ST. PETERSBURG — Since Sweetbay closed its Midtown store last February, Dee Ann McLaurin has relied on the bus or rides from friends to do her weekly grocery shopping.
“Sometimes you can’t get a ride,” she said. “Sometimes you can’t carry all those bags on the bus.”
Today, McLaurin walked five minutes from her home to be among the first to shop at Midtown’s new Walmart neighborhood grocery store.
“It’s a good thing; we need it,” she said.
Starved of local shopping options, hundreds of Midtown residents flocked to the new store on 22nd Avenue for its opening today. City officials say the retail giant’s decision to take over the premises vacated by Sweetbay will mean residents with no transportation now have access to fresh, affordable food.
It is also an economic shot in the arm for Midtown, bringing 105 new jobs to the poverty-stricken area. Hundreds of residents lined up hoping to snag a job at the new store when it opened a hiring office in December.
“I am pleased Walmart is a committed partner to the city of St. Petersburg, and I am grateful for their investment in our community,” said Mayor Rick Kriseman, who attended a VIP event at the store Tuesday evening.
Sweetbay’s decision to close the store, one of 30 it closed in Florida, was viewed as a major setback for the rejuvenation of Midtown. Prior to the store’s 2005 opening, the city had invested $1.3 million in the development of the plaza, one of several projects intended to rejuvenate the area.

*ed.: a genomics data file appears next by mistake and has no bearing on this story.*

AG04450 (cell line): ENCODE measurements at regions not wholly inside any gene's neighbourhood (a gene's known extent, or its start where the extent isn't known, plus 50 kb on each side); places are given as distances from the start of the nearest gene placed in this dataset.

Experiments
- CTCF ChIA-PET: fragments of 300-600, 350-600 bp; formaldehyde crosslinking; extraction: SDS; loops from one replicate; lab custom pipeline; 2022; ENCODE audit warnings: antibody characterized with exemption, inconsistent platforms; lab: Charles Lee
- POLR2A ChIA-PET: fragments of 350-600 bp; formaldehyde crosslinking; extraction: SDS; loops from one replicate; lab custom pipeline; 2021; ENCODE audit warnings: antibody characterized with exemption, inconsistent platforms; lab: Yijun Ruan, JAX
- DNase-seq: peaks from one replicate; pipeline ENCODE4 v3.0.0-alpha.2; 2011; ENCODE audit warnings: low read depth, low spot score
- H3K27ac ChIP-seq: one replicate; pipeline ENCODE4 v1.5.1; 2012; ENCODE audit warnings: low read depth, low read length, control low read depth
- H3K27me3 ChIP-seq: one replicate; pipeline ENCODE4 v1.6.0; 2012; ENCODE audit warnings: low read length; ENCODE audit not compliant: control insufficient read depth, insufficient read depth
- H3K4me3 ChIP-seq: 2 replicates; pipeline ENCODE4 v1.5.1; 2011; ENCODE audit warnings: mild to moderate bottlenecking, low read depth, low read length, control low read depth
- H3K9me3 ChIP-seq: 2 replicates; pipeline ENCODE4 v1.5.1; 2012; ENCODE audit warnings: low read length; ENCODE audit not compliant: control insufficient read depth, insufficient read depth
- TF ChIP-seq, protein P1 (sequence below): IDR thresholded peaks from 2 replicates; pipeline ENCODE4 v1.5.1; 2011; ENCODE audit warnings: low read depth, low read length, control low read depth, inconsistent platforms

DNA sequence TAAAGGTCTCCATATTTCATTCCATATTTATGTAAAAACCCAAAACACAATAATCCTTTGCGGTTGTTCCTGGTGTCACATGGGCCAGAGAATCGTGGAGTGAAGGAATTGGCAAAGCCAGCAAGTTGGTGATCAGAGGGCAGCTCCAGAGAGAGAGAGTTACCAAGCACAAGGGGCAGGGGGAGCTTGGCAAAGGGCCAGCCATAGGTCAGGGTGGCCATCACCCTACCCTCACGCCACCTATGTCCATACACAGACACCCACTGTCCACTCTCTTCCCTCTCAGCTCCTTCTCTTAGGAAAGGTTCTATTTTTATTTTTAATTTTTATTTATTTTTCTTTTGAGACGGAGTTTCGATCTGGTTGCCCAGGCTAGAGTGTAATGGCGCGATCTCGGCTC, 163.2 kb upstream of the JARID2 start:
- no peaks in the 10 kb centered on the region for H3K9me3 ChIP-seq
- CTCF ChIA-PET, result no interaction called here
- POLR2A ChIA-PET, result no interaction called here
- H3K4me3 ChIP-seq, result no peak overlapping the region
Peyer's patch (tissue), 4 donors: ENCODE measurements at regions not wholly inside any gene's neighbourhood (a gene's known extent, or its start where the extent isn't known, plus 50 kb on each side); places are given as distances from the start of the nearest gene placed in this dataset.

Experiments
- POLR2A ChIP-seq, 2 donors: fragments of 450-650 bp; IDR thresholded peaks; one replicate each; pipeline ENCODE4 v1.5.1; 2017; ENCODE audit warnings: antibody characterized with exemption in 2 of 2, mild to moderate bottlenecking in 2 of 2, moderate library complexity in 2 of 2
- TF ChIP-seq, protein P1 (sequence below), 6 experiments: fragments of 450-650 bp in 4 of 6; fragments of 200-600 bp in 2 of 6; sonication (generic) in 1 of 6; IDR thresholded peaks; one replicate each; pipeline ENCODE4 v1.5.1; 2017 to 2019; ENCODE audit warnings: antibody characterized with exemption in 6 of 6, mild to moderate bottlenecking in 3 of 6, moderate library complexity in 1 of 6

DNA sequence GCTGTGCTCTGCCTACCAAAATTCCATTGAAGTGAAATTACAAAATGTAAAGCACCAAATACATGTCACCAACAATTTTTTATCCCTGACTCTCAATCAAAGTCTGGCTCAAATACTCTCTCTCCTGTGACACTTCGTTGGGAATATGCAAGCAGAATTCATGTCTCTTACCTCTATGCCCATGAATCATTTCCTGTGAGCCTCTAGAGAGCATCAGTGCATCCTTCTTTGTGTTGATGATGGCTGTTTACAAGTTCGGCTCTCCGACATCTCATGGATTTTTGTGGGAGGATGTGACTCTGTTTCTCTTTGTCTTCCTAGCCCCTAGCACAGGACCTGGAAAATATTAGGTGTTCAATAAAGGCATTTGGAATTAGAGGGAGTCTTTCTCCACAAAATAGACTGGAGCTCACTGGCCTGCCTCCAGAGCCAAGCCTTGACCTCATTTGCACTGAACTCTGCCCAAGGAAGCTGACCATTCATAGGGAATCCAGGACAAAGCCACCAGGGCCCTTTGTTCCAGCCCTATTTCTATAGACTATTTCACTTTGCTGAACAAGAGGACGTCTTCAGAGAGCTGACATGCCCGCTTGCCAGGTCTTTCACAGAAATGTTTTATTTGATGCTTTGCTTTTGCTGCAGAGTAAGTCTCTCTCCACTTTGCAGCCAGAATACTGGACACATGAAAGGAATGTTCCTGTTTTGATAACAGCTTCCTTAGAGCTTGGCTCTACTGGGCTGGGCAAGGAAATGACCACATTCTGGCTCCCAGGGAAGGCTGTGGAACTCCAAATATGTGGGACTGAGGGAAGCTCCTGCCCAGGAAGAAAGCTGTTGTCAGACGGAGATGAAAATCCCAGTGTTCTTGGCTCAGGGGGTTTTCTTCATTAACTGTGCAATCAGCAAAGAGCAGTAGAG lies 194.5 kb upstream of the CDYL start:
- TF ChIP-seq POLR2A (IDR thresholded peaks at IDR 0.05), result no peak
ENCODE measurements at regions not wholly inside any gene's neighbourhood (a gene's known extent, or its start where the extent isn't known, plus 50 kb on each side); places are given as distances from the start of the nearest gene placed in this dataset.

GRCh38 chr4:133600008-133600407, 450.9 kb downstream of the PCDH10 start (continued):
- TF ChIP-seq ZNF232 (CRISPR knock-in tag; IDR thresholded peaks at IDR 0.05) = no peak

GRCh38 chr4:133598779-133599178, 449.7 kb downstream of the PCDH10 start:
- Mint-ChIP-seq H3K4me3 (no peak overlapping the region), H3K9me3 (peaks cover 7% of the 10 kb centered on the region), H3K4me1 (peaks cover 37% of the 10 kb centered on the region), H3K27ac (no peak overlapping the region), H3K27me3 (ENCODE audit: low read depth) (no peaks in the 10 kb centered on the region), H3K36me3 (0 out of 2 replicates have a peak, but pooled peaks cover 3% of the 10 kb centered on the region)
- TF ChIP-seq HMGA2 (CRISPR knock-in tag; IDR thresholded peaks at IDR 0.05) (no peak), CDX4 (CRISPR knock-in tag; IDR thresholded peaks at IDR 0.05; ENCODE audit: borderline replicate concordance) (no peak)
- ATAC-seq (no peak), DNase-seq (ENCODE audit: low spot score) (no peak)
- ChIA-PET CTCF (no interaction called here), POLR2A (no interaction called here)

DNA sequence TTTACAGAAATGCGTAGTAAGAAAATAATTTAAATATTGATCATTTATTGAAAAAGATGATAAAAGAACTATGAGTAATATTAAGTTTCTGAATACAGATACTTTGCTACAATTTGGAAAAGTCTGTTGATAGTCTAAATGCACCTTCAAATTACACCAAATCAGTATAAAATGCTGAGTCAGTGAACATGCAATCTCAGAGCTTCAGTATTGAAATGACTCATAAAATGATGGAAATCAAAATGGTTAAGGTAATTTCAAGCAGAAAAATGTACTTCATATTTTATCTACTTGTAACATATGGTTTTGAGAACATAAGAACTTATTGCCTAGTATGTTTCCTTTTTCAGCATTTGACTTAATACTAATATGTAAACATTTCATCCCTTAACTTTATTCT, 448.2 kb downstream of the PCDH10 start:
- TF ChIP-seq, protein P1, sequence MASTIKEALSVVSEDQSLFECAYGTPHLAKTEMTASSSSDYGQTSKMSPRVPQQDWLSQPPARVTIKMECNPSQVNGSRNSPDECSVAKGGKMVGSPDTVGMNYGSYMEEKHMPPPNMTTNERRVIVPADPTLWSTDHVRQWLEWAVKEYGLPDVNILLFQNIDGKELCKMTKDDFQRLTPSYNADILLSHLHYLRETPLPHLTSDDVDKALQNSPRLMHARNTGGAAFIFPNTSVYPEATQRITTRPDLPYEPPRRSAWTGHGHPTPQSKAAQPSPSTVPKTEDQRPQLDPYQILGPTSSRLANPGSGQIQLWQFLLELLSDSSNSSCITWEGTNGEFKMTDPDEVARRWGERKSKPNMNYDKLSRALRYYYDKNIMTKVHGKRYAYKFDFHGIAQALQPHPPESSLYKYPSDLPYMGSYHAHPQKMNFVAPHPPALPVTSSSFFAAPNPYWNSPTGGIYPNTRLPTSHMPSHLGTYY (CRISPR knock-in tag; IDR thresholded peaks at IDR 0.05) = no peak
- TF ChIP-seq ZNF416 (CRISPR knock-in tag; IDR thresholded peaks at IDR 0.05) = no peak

Even for residents with cars, the extra two-mile drive to the nearest grocery store meant putting more gas in the car. Other residents had no choice but to shop at convenience stores where prices are higher.
That hit in the pocket came in a community where almost one-third of residents live below federal poverty levels, roughly twice the rate of the rest of St. Petersburg, according to a Pinellas County poverty report.
While some neighborhoods have protested proposed Walmart stores, the mood among Midtown shoppers today was celebratory. Shoppers entered through an archway of green balloons and wolfed down free samples of cake.
Some turned down offers of help from staff to locate items, saying they wanted to explore the store.
The first item in McLaurin’s shopping cart was a gallon of milk priced roughly $1 cheaper than the $5 she sometimes paid at nearby convenience stores.
Tanya Burgess, who works at Sylvia’s Restaurant in Midtown, said the store’s prices are a better fit for Midtown than Sweetbay.
“People are really happy about this place being here,” she said.
To cater to shoppers arriving on foot, the Midtown store will have more hand-baskets than usual and the store is also hoping to sell carts that residents can use to get heavier shopping loads home.
Retiree Ronald Hall asked Byrant about a job for his daughter who lost hers when Sweetbay closed. He said he is grateful Walmart has brought work to Midtown.
“Any job in this neighborhood is a big help to the community,” Hall said. “Someone is putting food on the table.”